Adopted Children with Reactive Attachment Disorder: A Qualitative Study on Family Processes

Matthew Vasquez, Meredith Stensland

Research output: Contribution to journalArticlepeer-review

13 Scopus citations


Children with histories of early childhood neglect can exhibit a multitude of problematic behaviors, along with the potential for numerous physical and cognitive deficits. In some cases, these children can exhibit behaviors reflective of a diagnosis of reactive attachment disorder (RAD). Families who adopt children with RAD may face unique issues when it comes to addressing problem behavior and providing the child adequate care. This article discusses the results of a study that examined the processes that occur in families who adopt children with RAD. Guided by the principles of grounded theory, this study employed a multi-stage semi-structured interview design. The sample consisted of five adoptive families from the Midwest, and included both adult and child participants. The findings revealed six prominent themes: Parents report difficulty educating others about RAD; obtaining the needed care and services was a constant fight; RAD behavior is socially isolating; and raising a child with RAD is continuously stressful. Older siblings felt compelled to intervene in the care of the child with RAD; and felt increased autonomy from their parents. Implications for social work and clinical practice are discussed.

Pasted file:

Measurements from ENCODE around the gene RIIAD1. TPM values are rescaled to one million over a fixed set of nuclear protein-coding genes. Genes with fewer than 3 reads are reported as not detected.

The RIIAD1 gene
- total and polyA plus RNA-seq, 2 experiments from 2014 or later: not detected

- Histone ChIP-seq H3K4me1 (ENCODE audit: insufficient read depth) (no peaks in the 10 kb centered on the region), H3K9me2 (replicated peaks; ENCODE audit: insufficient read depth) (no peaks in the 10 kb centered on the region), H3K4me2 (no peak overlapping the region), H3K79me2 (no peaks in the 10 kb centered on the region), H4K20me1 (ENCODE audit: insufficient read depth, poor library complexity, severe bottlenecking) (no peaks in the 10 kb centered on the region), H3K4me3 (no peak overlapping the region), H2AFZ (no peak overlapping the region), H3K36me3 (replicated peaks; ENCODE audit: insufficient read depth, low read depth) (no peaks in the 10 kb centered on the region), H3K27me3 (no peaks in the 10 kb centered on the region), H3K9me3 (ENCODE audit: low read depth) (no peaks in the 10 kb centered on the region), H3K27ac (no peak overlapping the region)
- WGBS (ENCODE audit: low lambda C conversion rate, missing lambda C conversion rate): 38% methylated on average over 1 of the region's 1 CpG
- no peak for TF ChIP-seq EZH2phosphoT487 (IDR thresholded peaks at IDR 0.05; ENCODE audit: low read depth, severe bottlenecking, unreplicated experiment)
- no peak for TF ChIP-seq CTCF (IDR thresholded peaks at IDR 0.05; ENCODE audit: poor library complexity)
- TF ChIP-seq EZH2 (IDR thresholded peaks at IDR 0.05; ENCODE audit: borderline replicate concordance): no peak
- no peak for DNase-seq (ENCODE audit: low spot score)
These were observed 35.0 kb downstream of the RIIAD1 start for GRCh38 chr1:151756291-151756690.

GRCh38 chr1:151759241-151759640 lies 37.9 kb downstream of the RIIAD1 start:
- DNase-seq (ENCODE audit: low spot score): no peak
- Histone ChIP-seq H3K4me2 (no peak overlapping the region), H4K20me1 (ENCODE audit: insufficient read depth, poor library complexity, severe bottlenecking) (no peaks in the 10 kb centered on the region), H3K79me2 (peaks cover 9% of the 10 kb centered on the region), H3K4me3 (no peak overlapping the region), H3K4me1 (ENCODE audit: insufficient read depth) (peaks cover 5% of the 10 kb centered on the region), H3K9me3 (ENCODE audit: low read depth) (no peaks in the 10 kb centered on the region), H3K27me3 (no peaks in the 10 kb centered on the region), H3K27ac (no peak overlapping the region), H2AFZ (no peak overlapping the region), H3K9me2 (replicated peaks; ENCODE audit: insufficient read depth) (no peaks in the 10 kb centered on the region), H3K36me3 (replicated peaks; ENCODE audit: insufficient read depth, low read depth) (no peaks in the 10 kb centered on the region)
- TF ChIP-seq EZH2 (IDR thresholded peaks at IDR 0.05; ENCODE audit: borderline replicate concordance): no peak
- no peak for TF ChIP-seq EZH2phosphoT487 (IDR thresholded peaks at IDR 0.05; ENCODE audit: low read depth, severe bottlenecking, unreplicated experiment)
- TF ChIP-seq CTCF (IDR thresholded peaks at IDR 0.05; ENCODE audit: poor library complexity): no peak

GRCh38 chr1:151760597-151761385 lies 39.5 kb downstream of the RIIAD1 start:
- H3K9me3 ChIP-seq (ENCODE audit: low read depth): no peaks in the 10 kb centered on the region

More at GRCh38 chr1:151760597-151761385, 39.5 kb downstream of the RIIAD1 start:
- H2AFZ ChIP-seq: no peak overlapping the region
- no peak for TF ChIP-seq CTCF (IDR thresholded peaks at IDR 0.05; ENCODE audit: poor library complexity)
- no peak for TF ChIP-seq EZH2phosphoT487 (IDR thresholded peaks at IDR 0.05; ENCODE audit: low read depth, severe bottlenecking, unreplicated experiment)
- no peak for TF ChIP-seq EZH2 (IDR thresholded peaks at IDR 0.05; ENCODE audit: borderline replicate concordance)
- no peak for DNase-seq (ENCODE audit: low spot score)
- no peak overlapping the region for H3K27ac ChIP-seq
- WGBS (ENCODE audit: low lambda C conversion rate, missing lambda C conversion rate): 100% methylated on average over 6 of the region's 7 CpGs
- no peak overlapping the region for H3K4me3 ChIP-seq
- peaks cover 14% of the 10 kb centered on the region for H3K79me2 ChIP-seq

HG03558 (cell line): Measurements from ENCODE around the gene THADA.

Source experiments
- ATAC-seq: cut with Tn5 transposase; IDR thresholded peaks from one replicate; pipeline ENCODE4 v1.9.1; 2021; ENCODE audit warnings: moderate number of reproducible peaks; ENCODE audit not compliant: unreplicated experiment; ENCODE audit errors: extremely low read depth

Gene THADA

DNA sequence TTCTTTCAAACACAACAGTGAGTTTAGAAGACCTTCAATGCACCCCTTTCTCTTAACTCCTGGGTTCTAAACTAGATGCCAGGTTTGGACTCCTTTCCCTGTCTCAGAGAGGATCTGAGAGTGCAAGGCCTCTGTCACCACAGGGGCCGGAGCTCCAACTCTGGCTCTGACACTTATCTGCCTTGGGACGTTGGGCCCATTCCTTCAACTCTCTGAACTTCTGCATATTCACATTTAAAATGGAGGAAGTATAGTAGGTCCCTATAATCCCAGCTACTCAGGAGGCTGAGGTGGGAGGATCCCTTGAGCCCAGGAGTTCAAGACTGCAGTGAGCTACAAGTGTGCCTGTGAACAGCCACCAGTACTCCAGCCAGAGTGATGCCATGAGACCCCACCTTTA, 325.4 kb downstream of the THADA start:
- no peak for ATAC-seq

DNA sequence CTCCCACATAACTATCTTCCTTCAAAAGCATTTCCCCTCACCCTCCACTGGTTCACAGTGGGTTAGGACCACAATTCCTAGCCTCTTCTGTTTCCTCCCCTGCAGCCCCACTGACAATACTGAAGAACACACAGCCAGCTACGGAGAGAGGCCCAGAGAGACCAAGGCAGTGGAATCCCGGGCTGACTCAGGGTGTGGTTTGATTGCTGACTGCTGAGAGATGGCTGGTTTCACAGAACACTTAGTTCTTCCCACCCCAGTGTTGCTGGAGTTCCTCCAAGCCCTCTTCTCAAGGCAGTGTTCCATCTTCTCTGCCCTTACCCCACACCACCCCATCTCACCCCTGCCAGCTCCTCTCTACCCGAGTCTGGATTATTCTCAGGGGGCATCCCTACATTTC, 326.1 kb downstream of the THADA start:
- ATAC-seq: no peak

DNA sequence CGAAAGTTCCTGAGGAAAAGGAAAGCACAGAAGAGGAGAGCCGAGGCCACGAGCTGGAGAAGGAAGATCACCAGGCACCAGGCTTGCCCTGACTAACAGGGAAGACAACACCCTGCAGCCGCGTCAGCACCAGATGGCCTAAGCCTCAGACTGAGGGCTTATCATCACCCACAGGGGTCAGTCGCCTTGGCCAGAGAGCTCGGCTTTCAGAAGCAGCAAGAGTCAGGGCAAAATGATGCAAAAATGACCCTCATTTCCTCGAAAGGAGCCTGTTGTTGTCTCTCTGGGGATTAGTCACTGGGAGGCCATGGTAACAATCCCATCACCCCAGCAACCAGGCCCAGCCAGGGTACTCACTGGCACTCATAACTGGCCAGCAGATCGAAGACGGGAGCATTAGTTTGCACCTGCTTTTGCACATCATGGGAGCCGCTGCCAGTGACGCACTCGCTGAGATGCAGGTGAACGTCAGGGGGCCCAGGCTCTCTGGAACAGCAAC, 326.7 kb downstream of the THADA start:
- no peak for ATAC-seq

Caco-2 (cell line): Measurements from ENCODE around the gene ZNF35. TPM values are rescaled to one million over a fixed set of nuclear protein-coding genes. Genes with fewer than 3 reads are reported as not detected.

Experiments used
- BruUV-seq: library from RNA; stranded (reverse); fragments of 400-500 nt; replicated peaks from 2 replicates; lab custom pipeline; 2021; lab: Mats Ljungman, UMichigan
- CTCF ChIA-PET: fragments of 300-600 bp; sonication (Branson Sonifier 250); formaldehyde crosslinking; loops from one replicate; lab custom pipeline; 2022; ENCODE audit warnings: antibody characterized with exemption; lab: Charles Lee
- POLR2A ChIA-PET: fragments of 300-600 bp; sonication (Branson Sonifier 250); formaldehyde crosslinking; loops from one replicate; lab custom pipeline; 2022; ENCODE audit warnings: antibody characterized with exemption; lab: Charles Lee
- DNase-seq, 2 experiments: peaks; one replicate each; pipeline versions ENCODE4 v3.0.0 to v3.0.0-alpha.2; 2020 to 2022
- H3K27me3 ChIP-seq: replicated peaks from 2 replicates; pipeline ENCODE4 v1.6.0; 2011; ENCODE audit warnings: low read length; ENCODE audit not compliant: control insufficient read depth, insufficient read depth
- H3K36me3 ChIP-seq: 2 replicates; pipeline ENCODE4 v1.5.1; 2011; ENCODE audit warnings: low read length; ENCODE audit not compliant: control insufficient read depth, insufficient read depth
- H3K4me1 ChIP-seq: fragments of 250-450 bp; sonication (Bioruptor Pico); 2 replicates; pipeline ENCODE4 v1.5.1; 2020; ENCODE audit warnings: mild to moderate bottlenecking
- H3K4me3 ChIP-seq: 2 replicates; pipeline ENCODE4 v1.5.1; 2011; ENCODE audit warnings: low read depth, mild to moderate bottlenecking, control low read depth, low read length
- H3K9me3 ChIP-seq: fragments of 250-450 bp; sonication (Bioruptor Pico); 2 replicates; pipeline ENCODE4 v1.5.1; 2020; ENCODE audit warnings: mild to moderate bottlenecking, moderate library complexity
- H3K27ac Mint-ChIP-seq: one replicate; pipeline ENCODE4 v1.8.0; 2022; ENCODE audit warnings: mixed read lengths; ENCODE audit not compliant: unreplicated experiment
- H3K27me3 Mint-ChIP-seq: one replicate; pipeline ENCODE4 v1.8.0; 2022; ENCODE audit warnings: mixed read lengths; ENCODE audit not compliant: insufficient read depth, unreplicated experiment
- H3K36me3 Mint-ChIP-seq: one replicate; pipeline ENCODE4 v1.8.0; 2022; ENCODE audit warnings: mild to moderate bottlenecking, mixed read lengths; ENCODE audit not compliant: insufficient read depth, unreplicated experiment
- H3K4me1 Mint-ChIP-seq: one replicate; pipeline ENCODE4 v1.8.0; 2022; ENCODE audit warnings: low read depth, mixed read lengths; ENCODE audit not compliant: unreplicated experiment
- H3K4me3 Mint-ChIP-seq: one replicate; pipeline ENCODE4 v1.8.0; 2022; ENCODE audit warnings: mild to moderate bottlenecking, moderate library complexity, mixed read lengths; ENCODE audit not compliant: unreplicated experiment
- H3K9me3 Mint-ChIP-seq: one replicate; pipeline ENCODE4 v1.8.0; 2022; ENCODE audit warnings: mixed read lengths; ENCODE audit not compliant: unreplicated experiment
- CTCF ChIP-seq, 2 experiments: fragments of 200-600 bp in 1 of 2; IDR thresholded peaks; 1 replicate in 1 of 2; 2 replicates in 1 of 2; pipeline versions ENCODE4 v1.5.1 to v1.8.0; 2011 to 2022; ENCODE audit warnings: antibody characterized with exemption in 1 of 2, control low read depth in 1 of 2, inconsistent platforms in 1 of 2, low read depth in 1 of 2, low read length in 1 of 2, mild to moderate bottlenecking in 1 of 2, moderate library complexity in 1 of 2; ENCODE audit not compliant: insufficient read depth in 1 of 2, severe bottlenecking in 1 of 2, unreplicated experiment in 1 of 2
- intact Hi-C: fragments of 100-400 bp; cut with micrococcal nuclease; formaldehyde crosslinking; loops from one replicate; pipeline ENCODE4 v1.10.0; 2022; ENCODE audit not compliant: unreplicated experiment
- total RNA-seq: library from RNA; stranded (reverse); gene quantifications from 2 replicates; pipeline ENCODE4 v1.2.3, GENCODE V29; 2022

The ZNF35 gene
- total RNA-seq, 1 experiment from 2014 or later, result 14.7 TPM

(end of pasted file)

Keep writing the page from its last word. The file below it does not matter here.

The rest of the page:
Original languageEnglish (US)
Pages (from-to)319-332
Number of pages14
JournalClinical Social Work Journal
Issue number3
StatePublished - Sep 1 2016
Externally publishedYes


  • Adoption
  • Mental health
  • Neglect
  • Reactive attachment

ASJC Scopus subject areas

  • Health(social science)
  • Public Health, Environmental and Occupational Health


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